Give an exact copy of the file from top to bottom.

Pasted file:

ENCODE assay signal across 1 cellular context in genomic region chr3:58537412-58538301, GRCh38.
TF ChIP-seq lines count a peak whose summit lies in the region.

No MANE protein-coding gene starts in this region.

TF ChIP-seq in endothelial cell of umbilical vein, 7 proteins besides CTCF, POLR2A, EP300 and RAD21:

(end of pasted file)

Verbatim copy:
ENCODE assay signal across 1 cellular context in genomic region chr3:58537412-58538301, GRCh38.
TF ChIP-seq lines count a peak whose summit lies in the region.

No MANE protein-coding gene starts in this region.

TF ChIP-seq in endothelial cell of umbilical vein, 7 proteins besides CTCF, POLR2A, EP300 and RAD21: